Profile of Sean McGrathFreelance IT Writer
News & Commentary Posts: 31
Sean McGrath is a freelance IT writer, researcher, and journalist. He has written for PC Pro, the BBC, and TechWeekEurope, and has produced content for a range of private organizations. Although he holds a first class degree in investigative journalism, his dreams of being a famous political reporter were dashed when he realized that he was mildly better at writing about technology than he was at anything else.
Sean lives on the south coast of England with his wife and dog. In his spare time, he can be found in his shed, where he pulls apart old PCs and attempts to make furniture.
Articles by Sean McGrath
Sue Daley, Head of Big Data, Cloud, and Mobile at techUK, laid out her organisation’s vision for 2020 at Interop London today.
A senior executive at Google UK today called on business leaders to think beyond the capabilities of technology and instead focus on how best to put it to use.
AirWatch’s Dominic Schmidt-Rieche says all the right ingredients are available, but data security is still a concern.
The military and private sector face similar cybersecurity challenges, said military leader at Interop London.
Analytics is the ideal platform to get women to consider tech careers, because it’s multidisciplinary and covers a broad range of subject matter, said Kjersten Moody.
Digital Shadows CTO James Chappell discusses how to use big data and data analytics to stay ahead of attackers.
Caddy shares his thoughts on how CIOs can stay relevant in today’s IT climate.
CEO of Cisco UK & Ireland tells an Interop London audience about the value of the data that comes from connected things.
Hotspot 2.0 has been in development for a few years and is now finally becoming a reality.
How the former IT director at law firm Berwin, Leighton & Paisner got buy-in for a new virtual strategy.
The network will become a sensor itself in the coming world of the Internet of Things, said Cisco’s Phil Smith.
A conversation with James Walker, president of OpenCloud Connect and VP of Managed Network Services at Tata Communications.
Clarke discusses the supermarket's approach to logistics and the Internet of Things.
These five women serve as role models for aspiring female tech minds.
Holman is CEO of penetration testing specialists 2-sec and director of the Information Systems Security Association (ISSA).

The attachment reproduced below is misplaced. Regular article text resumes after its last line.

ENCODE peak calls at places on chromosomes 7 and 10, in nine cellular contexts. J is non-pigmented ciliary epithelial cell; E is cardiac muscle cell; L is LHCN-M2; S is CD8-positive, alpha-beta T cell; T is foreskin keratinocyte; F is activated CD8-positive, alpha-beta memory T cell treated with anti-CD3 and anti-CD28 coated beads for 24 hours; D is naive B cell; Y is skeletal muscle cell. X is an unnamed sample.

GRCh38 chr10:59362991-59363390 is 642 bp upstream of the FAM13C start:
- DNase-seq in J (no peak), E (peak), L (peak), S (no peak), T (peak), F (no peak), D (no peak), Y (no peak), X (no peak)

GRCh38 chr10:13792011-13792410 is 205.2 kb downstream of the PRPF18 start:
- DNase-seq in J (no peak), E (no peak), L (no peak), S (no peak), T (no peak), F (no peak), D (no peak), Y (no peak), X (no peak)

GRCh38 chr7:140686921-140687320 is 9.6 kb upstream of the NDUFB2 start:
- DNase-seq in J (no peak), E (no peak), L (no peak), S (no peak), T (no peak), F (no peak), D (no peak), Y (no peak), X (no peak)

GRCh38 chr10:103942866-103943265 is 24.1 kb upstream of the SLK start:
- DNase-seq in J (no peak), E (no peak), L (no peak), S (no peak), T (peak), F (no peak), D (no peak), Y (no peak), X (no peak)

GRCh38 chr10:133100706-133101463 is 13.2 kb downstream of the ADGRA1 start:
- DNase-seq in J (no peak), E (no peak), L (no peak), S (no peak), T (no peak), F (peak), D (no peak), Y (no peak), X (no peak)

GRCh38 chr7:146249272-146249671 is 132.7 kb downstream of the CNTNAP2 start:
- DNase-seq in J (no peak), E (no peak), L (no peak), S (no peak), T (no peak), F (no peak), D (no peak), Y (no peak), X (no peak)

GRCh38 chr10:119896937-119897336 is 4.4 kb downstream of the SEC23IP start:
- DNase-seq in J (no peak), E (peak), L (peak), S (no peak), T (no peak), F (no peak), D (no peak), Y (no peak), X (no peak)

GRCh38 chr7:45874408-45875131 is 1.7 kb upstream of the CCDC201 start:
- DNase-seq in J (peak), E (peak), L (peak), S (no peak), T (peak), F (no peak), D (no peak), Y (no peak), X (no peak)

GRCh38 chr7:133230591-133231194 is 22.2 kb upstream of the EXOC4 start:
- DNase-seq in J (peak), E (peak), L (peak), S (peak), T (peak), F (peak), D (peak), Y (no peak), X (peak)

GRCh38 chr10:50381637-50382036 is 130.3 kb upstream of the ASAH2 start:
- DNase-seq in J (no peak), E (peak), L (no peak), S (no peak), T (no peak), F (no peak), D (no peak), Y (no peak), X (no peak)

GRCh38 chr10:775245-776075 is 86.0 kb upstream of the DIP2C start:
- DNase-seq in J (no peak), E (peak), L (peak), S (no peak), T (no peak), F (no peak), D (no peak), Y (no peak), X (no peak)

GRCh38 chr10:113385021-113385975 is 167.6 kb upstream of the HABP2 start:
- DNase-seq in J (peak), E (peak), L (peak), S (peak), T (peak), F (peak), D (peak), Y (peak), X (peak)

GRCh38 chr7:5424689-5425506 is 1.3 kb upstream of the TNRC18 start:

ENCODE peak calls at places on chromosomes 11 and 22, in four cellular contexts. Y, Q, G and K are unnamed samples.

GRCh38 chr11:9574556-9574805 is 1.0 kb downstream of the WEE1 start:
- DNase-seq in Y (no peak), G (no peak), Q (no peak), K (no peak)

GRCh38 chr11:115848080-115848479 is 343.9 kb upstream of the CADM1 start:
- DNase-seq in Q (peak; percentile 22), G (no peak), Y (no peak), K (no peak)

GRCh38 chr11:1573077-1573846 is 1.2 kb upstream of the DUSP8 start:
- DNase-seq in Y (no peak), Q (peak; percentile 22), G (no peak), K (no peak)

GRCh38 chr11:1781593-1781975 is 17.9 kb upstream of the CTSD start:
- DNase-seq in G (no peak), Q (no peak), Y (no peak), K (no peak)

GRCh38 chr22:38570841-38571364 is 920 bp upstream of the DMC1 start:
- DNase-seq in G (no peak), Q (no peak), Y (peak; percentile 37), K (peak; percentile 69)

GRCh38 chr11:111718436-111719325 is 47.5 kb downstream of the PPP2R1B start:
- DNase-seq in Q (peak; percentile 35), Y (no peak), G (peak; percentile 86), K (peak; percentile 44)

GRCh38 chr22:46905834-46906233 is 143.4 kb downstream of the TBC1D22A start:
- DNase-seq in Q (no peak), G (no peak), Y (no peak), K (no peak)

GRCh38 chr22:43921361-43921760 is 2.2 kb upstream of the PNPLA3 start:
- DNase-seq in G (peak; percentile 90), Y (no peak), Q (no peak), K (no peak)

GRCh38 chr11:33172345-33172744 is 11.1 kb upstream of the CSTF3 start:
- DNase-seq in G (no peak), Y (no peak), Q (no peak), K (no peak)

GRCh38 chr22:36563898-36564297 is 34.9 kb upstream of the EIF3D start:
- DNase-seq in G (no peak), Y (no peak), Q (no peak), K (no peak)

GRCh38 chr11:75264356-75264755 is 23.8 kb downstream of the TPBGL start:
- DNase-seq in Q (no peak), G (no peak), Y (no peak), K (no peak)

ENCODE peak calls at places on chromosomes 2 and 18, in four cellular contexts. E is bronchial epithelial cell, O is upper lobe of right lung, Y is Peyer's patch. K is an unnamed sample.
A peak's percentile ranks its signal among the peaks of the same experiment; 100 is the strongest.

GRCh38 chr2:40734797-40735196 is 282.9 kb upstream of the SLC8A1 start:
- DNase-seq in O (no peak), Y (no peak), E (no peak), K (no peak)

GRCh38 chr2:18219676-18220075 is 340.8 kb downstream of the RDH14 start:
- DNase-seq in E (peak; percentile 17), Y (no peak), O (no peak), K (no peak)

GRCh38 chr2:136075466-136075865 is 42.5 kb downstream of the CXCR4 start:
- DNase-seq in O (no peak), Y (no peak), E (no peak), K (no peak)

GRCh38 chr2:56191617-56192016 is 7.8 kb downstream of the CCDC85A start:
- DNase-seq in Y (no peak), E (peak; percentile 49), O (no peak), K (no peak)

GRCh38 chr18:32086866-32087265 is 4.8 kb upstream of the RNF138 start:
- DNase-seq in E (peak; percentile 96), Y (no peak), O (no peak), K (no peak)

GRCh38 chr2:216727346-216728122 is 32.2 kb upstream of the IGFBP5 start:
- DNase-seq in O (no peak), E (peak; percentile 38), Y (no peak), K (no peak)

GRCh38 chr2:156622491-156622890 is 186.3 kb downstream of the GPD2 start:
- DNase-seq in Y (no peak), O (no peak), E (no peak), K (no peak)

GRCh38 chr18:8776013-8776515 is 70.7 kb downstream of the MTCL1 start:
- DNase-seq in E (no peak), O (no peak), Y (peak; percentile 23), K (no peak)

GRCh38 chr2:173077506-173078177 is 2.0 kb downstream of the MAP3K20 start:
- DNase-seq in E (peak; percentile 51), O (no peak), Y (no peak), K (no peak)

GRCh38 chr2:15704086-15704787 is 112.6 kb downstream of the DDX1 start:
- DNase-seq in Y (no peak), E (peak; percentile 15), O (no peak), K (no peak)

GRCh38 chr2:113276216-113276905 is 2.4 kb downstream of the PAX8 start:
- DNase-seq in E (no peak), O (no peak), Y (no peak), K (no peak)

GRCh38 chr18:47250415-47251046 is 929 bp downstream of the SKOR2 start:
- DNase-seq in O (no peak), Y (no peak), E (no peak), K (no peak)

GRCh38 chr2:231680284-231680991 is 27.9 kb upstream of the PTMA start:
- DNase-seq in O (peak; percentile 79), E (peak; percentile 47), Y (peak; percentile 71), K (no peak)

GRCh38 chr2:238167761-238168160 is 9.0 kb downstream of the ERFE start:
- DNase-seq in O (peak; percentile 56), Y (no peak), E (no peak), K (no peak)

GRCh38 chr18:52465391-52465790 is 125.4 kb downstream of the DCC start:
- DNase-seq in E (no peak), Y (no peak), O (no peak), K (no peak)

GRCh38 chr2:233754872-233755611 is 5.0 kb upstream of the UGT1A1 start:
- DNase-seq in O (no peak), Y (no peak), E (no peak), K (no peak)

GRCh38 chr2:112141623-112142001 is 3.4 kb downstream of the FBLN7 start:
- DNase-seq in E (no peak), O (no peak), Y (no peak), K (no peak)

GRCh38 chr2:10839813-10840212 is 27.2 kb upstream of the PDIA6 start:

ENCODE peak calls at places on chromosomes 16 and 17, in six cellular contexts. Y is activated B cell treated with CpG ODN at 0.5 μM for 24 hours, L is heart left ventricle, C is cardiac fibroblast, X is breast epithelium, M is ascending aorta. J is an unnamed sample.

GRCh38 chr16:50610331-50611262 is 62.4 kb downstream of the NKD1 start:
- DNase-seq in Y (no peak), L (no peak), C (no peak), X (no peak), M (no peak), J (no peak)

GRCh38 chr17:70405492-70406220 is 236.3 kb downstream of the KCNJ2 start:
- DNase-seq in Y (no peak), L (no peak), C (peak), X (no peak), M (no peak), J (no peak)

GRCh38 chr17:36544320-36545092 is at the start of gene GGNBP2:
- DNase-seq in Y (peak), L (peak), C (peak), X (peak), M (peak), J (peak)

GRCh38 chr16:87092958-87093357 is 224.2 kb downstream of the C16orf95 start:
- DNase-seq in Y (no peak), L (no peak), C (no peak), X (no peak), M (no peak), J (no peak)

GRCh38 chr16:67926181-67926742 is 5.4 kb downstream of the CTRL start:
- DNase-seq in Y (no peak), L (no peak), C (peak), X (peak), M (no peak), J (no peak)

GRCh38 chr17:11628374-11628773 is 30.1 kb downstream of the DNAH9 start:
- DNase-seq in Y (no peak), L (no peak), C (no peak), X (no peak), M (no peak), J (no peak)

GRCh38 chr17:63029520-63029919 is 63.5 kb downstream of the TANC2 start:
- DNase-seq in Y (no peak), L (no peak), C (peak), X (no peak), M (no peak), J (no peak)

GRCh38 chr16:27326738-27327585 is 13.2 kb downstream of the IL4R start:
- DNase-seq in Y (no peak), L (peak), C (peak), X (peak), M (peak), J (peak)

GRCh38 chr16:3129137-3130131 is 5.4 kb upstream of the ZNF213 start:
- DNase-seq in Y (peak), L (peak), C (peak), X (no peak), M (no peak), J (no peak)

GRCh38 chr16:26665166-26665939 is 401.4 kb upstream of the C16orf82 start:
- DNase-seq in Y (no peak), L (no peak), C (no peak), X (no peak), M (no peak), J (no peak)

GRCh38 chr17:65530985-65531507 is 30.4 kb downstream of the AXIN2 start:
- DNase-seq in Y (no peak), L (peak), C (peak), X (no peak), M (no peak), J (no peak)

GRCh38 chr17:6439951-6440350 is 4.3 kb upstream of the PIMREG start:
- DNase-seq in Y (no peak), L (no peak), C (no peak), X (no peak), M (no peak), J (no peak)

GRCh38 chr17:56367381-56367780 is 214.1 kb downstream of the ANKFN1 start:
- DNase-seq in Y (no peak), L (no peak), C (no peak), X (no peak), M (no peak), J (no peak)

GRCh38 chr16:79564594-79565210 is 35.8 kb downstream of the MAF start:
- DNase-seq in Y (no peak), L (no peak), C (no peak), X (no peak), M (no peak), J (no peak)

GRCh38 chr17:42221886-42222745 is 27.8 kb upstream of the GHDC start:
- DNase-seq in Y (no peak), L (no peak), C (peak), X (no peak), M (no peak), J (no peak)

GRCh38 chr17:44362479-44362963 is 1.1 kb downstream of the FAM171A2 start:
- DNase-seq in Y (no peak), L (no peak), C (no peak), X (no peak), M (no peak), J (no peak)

Mobile application development platforms offer businesses a level of consistency when adopting different mobile technologies.
Canon executive discusses the role of print security, looking at the big picture, and running with the herd – or not.
The Google exec discusses how businesses can harness the potential of collaboration, transparency, and emerging technology.
It's no longer acceptable for businesses to play the victim when cybercrime strikes. Companies of all sizes must take action.
Interop London speaker Will Fensom, Head of Architecture, Security, and Configuration Management for Essex County Council, talks about his strategy.
The BYOE security model gives cloud customers complete control over the encryption of their data. At the same time, cloud providers are finding innovative ways to let users manage encryption keys.
A discussion of how one of the largest breweries in the world has handled the journey to digital transformation.
Small and medium businesses face big cybercrime challenges on small budgets. Essential practices can help reduce risk.
Find out how to choose the best Mobile Device Management (MDM) product to balance security and privacy needs.
IoT initiatives should start with internal assets and the ability to collect and respond to data.
IT should build flexible backend systems that can adapt to a variety of mobile platforms rather than fixate on specific devices. Here's why.
Crowdtesting lets developers get real-world feedback on applications across multiple platforms with numerous variables.
Star Trek inspired the first mobile phone. Today 4G LTE enables real-world business tools, including feature-rich apps and robust failover.
Business intelligence tools put more power in the hands of end users, but IT must still manage data integrity and security.
The utility computing model, predicted 54 years ago, has been realized by cloud computing -- and continues to evolve.
Just because your company is small doesn't mean it's following the principles--or gaining the benefits--of Agile development.